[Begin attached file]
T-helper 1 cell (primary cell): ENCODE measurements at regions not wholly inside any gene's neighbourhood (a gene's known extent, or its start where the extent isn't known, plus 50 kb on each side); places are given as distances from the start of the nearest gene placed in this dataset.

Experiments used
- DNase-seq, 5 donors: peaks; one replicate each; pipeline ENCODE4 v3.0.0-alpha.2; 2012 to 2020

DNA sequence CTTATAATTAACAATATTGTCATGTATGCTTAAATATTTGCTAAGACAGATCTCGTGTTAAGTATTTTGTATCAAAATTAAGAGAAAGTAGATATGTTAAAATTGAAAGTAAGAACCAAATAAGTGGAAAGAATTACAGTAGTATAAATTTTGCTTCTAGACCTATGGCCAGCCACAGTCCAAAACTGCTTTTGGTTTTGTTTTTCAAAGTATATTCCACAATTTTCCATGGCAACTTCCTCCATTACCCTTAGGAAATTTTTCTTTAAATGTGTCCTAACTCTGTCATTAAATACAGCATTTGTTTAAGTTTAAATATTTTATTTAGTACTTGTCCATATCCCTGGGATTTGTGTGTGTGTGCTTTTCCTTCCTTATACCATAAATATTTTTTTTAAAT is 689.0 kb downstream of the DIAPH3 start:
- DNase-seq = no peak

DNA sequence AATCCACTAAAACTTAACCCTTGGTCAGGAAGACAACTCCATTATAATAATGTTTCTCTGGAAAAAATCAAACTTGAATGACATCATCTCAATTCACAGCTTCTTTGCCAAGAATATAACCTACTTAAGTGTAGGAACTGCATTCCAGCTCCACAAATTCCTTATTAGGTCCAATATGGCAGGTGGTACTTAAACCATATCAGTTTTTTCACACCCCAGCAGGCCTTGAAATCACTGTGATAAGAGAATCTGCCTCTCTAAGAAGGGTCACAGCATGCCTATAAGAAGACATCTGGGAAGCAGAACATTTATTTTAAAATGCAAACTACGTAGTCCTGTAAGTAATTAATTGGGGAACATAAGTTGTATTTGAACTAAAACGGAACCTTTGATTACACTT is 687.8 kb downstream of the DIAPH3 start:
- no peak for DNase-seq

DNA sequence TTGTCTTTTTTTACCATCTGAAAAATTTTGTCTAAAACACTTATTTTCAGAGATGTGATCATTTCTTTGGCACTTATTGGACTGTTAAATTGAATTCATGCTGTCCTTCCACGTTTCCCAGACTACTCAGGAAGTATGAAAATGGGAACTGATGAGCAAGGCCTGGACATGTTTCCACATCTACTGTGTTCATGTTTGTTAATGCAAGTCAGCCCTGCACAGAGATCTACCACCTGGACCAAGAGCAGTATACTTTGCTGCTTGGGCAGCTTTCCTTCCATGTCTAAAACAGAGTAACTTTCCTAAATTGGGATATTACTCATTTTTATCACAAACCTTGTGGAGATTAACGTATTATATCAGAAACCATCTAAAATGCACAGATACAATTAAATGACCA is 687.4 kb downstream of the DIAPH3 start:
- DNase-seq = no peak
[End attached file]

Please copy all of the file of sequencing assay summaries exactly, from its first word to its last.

T-helper 1 cell (primary cell): ENCODE measurements at regions not wholly inside any gene's neighbourhood (a gene's known extent, or its start where the extent isn't known, plus 50 kb on each side); places are given as distances from the start of the nearest gene placed in this dataset.

Experiments used
- DNase-seq, 5 donors: peaks; one replicate each; pipeline ENCODE4 v3.0.0-alpha.2; 2012 to 2020

DNA sequence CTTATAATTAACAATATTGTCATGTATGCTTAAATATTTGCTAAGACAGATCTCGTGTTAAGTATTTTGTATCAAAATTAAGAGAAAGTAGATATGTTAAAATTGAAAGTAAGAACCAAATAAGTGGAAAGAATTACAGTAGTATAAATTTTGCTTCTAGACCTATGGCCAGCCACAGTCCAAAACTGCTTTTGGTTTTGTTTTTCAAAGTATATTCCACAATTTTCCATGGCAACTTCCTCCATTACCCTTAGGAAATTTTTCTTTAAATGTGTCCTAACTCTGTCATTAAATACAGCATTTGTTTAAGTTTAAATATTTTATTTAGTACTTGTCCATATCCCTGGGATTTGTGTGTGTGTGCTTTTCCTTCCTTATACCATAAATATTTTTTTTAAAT is 689.0 kb downstream of the DIAPH3 start:
- DNase-seq = no peak

DNA sequence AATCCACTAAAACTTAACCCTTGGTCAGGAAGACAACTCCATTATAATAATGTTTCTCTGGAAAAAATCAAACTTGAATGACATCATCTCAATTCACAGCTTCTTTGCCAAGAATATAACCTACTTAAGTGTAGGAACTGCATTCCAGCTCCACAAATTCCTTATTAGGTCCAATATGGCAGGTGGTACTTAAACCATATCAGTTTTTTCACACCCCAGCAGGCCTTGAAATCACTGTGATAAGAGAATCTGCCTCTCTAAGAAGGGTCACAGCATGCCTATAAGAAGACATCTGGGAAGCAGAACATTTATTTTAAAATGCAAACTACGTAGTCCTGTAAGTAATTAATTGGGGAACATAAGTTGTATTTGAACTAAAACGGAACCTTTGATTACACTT is 687.8 kb downstream of the DIAPH3 start:
- no peak for DNase-seq

DNA sequence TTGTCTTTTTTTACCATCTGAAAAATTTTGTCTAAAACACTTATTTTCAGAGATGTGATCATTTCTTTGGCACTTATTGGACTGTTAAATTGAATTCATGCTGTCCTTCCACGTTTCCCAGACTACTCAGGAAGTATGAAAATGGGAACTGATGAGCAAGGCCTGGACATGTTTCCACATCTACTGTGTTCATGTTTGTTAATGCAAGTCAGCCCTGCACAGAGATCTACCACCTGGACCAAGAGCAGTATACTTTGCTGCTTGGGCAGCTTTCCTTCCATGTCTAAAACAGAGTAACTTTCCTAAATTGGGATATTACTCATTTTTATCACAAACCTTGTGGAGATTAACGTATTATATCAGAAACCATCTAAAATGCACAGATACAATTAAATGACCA is 687.4 kb downstream of the DIAPH3 start:
- DNase-seq = no peak